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Courtesy is the universal language

In recent years, I have visited places where the people speak Spanish, French, Arabic, Thai, Berber, Chinese, Nepali, Tibetan, Hindi, Lao, Swahili and Khmer.

Sad to say, I don't speak much Spanish, French, Arabic, Thai, Berber, Chinese, Nepali, Tibetan, etc.

Lao? Swahili? I barely speak English.

But I had a wonderful time on those visits, and the people seem not to have gone to war in affront over my incapacity to speak their language.

Some people pick up languages the way the rest of us pick up colds. I hate them. They stumble around for a second or two with someone else's syntax and vocabulary, and then in minutes sound like Georges Pompidou or Pilar Montenegro or Khamtai Siphandon, the president of Laos.

Me, I'm with the sainted Frank McCourt's father, who said, "You can't teach an old dog a new bark." I have studied languages all my life, yet they flow out of my mind like sand. I cannot master any of them, and what little I know abandons me when I need it most and I am left to babble like a lunatic to some startled citizen hoping to hear something intelligible in his tongue.

But it doesn't wreck my trip.

We are so fortunate that the rest of the world is so far ahead of us in languages: In so many places English is available like aspirin. Yet, as the interlopers in the equation, we have a major responsibility to try, too. I do try my best, and it may not be much, but mostly, it works.

"Of course, it's always wonderful to speak a local language," says Don George, global travel editor for the excellent Lonely Planet guides and Web site (, himself a world traveler. "A lot of people don't have a knack for languages, but they shouldn't let that keep them home."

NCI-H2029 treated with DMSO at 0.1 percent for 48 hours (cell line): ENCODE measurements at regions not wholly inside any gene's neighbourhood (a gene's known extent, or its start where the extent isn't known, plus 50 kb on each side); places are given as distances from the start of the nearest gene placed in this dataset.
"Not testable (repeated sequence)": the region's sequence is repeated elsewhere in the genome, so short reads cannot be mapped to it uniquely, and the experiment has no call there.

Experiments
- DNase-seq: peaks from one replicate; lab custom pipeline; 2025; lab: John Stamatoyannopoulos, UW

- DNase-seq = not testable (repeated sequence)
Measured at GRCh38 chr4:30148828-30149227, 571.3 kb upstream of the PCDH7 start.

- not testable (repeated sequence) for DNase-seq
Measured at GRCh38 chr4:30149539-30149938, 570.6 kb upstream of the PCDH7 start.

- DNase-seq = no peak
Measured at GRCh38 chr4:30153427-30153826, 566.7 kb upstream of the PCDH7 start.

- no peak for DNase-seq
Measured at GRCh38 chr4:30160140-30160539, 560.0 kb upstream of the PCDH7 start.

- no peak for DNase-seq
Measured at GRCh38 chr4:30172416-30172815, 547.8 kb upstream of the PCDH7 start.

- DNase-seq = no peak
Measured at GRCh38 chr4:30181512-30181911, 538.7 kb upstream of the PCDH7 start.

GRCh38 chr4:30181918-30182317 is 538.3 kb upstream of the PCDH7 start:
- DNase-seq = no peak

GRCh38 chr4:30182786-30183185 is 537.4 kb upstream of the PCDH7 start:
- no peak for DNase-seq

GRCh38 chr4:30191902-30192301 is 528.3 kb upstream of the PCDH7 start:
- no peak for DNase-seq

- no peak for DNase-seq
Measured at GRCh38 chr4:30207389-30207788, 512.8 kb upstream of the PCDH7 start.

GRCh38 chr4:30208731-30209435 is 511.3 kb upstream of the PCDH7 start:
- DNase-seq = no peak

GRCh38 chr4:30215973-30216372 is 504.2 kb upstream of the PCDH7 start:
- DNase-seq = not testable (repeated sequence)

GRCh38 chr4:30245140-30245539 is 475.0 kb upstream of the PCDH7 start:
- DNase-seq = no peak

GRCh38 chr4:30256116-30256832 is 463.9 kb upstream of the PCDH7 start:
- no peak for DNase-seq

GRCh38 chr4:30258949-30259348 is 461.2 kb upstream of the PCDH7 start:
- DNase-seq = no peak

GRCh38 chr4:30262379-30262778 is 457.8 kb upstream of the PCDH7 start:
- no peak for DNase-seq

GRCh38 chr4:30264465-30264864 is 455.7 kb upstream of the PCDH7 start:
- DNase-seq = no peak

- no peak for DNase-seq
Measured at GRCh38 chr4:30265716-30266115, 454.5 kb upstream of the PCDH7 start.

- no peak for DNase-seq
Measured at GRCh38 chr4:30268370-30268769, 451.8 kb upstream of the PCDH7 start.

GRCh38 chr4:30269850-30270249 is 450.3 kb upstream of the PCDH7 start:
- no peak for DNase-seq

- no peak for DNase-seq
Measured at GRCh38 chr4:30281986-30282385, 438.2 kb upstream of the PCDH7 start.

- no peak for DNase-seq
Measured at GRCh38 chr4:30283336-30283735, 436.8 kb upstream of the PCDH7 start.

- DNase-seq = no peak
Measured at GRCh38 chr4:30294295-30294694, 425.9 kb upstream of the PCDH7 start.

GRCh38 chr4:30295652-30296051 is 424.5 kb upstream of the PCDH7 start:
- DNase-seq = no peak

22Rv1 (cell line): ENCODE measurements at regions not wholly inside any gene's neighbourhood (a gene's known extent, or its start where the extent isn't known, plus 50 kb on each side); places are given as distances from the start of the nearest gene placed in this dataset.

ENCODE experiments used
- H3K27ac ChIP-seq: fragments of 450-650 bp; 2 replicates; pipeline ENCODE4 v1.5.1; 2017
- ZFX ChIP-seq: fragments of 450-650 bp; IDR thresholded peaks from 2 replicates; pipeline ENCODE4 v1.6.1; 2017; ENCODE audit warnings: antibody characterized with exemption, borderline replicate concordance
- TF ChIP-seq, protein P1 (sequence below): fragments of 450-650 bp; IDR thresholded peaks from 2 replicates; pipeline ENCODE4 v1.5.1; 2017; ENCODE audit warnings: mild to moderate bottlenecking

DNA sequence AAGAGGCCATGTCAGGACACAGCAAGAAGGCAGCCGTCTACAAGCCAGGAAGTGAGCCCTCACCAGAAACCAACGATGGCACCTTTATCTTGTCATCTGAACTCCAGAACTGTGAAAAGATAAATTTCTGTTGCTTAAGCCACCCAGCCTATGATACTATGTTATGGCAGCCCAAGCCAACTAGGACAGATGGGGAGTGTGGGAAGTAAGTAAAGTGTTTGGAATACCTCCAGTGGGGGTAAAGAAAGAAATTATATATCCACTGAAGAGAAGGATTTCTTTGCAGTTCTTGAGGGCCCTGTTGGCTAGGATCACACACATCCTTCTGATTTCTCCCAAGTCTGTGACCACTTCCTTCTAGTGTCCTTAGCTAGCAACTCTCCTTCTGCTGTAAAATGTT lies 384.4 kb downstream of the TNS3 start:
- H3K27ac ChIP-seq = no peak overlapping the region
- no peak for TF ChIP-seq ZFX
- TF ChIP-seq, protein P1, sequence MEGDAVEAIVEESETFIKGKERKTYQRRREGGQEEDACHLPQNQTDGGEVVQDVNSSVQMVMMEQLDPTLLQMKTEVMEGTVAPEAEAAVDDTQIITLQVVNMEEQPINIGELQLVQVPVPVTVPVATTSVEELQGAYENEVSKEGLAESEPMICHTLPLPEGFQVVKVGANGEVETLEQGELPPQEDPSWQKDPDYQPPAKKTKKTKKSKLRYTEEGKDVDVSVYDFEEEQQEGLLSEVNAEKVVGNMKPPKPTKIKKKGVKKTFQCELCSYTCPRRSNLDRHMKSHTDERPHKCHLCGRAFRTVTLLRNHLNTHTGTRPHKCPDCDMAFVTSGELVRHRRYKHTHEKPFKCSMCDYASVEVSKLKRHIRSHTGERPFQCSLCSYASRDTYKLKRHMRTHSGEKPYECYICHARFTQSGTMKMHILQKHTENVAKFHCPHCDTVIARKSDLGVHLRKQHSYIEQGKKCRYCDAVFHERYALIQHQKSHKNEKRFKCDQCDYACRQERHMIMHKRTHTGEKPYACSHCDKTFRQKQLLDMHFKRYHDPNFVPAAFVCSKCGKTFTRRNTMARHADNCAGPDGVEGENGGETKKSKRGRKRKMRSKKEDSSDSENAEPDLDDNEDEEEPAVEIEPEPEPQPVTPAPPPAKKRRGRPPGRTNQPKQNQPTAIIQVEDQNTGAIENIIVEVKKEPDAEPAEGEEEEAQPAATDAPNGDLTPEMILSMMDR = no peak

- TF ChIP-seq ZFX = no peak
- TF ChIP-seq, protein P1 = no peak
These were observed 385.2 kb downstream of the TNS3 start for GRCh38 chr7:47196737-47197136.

George has traveled all over the world and lived overseas as a writer in the past two decades. He speaks some French, a smattering of Greek and some Japanese after living there for two years, he says.

"That's it. I am constantly going to countries where I have none of the local language," he says. "I don't let it slow me down."

And neither should we. I quickly confess to the near paralysis that comes over me when the person across the table, across the counter or on the street can't make heads or tails out of what I am trying to say. I know a little of the frustration that befalls one when we can't communicate. I appreciate the slight perceived for my not having much of the lingo of the land I am visiting.

But I try. I get the books from the library. I take out the language tapes. I attempt to master a few words and phrases that are printed in most good guide books and on most travel Web sites. How insulting would it be to not do that little bit of preparation? No matter what I look like, I decline the title of "ugly American" when it comes to at least trying.

"That's what you have to do," George says. "I set out to learn the basics, the "thank you' and "please' and "how much?' vocabulary. That will take you a long way. If you make an effort, people will do a lot to help you. People want to be nice; I see it all the time. People everywhere want to communicate, but they want you to try a little. It's not too much to ask."

George endorses the obvious: There are travelers who can be obnoxious.

"One thing that contributes to a negative image is how you carry yourself, rather than necessarily what you do or not do," he says. "Certainly not even trying to use the language can be a factor. But fluency without a good attitude is no help.

"If you have an attitude that's intolerant or obnoxious, you can speak like a native and still miss the point of what's going on. I know a guy who worked diligently at mastering Greek but didn't seem to care about Greece. People picked up on that quickly. I had about one-tenth of his language, but I think I got along so much better."